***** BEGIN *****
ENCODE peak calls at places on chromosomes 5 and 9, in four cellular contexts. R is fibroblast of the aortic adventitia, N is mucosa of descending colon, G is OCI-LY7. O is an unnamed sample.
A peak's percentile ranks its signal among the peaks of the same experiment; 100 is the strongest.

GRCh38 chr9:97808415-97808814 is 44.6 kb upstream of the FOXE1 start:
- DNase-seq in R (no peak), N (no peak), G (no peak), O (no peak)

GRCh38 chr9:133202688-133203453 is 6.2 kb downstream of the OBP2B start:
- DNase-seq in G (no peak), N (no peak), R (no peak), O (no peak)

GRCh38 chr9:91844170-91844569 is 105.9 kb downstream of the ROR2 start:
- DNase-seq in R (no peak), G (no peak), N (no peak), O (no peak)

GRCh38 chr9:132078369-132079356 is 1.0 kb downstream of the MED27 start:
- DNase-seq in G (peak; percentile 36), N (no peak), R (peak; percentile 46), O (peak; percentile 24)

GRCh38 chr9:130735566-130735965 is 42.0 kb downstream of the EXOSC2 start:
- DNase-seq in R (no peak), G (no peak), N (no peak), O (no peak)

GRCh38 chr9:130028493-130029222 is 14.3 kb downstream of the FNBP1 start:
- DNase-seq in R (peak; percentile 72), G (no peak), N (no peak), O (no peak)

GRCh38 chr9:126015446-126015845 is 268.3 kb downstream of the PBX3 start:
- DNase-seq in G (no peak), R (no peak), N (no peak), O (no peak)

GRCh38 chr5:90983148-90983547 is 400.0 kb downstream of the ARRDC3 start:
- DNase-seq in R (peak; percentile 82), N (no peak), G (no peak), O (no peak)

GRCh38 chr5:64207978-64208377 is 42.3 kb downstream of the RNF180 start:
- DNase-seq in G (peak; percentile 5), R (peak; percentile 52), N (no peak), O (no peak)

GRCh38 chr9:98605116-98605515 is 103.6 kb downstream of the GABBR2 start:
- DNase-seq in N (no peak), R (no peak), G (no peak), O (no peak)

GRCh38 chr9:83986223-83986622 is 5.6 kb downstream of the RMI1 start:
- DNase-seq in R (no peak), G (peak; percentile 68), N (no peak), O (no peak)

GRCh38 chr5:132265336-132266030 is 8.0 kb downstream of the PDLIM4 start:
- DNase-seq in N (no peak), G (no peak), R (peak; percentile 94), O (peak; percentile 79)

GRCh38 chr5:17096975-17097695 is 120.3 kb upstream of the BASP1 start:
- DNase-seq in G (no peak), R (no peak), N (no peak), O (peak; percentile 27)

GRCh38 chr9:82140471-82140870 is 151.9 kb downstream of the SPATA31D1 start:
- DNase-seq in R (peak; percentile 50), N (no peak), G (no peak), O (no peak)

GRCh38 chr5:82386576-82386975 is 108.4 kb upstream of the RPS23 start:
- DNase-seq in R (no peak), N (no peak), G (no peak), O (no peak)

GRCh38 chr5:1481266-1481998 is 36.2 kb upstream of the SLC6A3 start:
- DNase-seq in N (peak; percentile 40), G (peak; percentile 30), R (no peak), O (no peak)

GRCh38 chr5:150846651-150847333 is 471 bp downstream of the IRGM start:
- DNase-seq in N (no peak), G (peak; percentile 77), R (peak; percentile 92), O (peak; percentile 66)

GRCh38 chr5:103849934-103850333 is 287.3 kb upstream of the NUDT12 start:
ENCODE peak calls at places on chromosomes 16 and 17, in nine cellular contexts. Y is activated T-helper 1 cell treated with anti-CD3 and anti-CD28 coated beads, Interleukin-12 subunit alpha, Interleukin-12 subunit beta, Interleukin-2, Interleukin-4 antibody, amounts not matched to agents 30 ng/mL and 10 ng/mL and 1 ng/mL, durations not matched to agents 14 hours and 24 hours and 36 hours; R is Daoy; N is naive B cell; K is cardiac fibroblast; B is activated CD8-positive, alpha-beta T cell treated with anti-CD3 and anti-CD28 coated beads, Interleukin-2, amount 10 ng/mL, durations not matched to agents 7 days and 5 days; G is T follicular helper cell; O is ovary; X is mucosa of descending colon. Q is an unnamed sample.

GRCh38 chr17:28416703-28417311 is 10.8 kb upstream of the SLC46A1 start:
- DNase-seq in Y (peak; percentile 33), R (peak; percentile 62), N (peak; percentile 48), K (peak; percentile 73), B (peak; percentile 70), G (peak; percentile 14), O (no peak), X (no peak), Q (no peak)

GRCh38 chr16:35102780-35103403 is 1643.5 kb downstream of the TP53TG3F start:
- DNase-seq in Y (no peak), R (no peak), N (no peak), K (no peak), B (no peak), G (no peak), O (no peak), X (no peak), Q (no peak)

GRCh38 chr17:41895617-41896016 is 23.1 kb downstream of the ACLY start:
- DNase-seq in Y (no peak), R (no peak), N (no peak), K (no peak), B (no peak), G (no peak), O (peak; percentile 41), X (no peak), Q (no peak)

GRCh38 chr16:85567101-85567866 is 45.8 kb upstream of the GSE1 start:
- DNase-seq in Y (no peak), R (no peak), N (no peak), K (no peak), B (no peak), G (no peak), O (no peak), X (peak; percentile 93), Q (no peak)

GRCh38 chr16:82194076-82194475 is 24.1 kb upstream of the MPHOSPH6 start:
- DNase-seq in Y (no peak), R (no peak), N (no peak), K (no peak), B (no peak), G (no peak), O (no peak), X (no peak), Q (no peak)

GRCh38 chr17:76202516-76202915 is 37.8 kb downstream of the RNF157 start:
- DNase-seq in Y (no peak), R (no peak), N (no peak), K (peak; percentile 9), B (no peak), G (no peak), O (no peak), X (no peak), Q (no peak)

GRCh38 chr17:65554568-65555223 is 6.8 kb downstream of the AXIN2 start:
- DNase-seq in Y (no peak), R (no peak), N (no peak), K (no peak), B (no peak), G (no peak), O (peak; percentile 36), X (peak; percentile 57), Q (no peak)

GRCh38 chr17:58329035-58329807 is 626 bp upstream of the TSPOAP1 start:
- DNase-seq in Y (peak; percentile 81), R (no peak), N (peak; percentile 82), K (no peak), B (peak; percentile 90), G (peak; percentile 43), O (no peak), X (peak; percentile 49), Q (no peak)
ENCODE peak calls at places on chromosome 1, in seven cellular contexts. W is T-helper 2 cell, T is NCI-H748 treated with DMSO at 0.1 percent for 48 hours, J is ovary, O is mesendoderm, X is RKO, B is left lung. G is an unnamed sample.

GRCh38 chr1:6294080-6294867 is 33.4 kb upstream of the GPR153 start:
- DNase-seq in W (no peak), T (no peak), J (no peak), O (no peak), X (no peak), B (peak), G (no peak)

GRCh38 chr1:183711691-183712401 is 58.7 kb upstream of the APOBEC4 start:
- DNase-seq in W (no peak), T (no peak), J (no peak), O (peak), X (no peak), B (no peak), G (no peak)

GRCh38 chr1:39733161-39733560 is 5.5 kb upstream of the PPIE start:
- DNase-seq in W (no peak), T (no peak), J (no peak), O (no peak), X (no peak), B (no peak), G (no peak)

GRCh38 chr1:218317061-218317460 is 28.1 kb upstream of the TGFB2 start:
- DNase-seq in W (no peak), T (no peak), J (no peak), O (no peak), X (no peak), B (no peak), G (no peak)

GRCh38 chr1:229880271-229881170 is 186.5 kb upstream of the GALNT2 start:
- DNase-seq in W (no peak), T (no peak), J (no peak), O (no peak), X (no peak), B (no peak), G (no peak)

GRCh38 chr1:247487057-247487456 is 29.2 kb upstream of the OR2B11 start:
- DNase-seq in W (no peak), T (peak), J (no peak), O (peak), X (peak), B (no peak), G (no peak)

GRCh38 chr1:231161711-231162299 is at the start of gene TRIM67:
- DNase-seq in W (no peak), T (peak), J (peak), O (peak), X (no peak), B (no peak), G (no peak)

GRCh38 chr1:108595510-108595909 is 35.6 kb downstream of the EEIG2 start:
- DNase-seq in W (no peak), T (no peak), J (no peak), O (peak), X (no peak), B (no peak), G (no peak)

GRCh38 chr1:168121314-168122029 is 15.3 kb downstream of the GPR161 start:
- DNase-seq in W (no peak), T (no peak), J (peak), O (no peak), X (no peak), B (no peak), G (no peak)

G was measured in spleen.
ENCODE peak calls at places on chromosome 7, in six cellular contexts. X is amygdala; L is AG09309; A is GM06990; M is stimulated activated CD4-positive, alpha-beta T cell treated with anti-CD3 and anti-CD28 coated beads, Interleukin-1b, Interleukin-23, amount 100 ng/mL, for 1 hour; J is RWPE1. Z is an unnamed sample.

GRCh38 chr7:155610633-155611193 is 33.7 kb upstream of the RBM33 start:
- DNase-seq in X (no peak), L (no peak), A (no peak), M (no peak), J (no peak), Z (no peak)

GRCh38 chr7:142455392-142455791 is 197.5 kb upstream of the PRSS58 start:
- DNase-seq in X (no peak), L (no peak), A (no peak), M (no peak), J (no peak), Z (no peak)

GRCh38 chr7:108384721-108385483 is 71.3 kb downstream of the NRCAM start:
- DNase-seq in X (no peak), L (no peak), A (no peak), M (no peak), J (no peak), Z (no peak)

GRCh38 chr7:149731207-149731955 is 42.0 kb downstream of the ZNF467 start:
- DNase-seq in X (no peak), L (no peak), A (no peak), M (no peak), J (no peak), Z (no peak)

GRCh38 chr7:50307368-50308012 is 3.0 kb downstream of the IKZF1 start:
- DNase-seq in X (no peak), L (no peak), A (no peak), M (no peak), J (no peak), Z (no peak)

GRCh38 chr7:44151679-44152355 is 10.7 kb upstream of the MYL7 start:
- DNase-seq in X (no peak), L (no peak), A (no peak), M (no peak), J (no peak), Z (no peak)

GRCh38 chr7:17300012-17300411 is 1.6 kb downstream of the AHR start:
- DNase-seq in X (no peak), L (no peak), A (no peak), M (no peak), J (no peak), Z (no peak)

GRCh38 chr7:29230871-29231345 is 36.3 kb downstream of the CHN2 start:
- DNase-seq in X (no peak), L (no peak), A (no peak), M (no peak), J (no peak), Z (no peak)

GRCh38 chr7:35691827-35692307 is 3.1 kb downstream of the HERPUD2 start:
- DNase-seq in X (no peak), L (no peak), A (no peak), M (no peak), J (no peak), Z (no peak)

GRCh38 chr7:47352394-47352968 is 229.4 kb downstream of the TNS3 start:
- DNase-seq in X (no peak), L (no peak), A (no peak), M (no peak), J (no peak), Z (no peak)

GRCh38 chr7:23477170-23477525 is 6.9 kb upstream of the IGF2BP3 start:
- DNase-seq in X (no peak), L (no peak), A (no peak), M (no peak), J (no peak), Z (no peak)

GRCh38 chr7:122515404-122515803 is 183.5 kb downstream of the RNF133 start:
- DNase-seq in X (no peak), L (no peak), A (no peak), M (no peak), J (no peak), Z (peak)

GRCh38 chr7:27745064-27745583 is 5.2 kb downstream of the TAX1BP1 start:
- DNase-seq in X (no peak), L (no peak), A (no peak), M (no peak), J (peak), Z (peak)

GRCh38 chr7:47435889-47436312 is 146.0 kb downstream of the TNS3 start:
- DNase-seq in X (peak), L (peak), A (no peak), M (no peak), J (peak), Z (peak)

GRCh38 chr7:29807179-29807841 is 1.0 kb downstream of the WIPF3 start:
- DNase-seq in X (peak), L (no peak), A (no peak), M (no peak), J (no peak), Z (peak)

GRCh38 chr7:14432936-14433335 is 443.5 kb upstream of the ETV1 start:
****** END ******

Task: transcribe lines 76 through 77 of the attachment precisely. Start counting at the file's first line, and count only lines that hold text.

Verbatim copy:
GRCh38 chr7:155610633-155611193 is 33.7 kb upstream of the RBM33 start:
- DNase-seq in X (no peak), L (no peak), A (no peak), M (no peak), J (no peak), Z (no peak)